The Fight On Leidarholm
After that Cormac went to his men. Bersi and his party had come by that time, and many more to see the fight.
Cormac took up Bersi's target and cut at it, and sparks flew out.
Then a hide was taken and spread for them to stand on. Bersi spoke and said, "Thou, Cormac, hast challenged me to the holmgang; instead of that, I offer thee to fight in simple sword- play. Thou art a young man and little tried; the holmgang needs craft and cunning, but sword-play, man to man, is an easy game."
Cormac answered, "I should fight no better even so. I will run the risk, and stand on equal footing with thee, every way."
"As thou wilt," said Bersi.
It was the law of the holmgang that the hide should be five ells long, with loops at its corners. Into these should be driven certain pins with heads to them, called tjosnur. He who made it ready should go to the pins in such a manner that he could see sky between his legs, holding the lobes of his ears and speaking the forewords used in the rite called "The Sacrifice of the tjosnur." Three squares should be marked round the hide, each one foot broad. At the outermost corners of the squares should be four poles, called hazels; when this is done, it is a hazelled field. Each man should have three shields, and when they were cut up he must get upon the hide if he had given way from it before, and guard himself with his weapons alone thereafter. He who had been challenged should strike the first stroke. If one was wounded so that blood fell upon the hide, he should fight no longer. If either set one foot outside the hazel poles "he went on his heel," they said; but he "ran" if both feet were outside. His own man was to hold the shield before each of the fighters. The one who was wounded should pay three marks of silver to be set free.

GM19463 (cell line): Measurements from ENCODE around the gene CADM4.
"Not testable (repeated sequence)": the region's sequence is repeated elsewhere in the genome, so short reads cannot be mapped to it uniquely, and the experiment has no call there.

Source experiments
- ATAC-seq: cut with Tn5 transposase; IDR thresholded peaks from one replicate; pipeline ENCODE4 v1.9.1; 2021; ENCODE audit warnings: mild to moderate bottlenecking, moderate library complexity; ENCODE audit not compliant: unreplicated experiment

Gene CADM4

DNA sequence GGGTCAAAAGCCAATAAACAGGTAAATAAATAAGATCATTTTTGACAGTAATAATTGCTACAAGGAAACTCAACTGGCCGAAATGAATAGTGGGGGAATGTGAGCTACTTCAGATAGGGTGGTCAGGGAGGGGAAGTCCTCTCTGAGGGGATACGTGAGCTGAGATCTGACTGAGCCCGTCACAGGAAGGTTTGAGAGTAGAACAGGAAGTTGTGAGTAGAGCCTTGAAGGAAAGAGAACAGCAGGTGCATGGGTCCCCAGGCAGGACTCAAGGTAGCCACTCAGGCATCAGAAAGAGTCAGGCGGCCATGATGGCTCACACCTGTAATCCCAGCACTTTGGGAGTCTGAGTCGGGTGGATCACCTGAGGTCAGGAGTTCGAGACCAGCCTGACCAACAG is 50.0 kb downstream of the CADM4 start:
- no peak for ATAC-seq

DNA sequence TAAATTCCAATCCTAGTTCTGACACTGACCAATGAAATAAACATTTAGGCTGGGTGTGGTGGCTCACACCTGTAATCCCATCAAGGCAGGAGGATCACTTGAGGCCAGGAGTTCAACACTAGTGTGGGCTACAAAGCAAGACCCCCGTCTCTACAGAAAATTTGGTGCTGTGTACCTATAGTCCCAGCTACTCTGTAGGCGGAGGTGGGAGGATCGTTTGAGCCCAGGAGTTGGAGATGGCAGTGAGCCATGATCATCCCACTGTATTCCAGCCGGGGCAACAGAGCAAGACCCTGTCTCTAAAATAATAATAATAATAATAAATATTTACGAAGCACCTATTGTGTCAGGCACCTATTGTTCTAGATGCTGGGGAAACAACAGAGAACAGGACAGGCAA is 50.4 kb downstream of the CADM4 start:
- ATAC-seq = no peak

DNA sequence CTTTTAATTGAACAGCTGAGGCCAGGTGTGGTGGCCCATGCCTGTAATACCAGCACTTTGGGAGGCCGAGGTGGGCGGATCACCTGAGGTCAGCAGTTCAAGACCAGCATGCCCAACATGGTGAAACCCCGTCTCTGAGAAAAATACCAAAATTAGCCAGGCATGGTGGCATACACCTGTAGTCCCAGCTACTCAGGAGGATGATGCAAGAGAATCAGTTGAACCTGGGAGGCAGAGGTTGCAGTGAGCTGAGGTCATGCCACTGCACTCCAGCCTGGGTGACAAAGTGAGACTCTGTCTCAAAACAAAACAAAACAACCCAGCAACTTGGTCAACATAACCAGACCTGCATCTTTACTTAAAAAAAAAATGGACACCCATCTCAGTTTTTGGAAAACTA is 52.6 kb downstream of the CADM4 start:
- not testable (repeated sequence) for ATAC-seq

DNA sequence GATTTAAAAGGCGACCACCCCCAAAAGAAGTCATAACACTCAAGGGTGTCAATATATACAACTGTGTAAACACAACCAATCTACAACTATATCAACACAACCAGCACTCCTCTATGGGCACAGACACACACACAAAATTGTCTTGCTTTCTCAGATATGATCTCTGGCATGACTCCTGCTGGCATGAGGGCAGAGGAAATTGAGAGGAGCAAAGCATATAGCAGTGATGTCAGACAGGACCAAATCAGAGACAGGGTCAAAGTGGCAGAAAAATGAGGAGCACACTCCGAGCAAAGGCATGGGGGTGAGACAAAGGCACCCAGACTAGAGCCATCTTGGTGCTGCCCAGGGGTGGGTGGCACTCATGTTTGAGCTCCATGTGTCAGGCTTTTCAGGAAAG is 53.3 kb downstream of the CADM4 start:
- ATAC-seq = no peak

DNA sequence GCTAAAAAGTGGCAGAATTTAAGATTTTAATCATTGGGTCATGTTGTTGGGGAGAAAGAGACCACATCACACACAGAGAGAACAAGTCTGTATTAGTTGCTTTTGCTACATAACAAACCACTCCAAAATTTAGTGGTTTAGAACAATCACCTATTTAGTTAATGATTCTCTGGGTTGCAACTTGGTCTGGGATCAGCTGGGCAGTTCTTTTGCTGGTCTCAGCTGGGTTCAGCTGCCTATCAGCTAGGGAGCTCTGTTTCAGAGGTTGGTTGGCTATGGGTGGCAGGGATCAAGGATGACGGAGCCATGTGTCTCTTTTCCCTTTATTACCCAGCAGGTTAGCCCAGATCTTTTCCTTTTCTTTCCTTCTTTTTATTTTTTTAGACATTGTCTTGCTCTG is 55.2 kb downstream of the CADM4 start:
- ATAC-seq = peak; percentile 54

So the hide was taken and spread under their feet. Thorgils held his brother's shield, and Thord Arndisarson that of Bersi. Bersi struck the first blow, and cleft Cormac's shield; Cormac struck at Bersi to the like peril. Each of them cut up and spoilt three shields of the other's. Then it was Cormac's turn. He struck at Bersi, who parried with Whitting. Skofnung cut the point off Whitting in front of the ridge. The sword-point flew upon Cormac's hand, and he was wounded in the thumb. The joint was cleft, and blood dropped upon the hide. Thereupon folk went between them and stayed the fight.
Then said Cormac, "This is a mean victory that Bersi has gained; it is only from my bad luck; and yet we must part."
He flung down his sword, and it met Bersi's target. A shard was broken out of Skofnung, and fire flew out of Thorveig's gift.
Bersi asked the money for release, Cormac said it would be paid; and so they parted.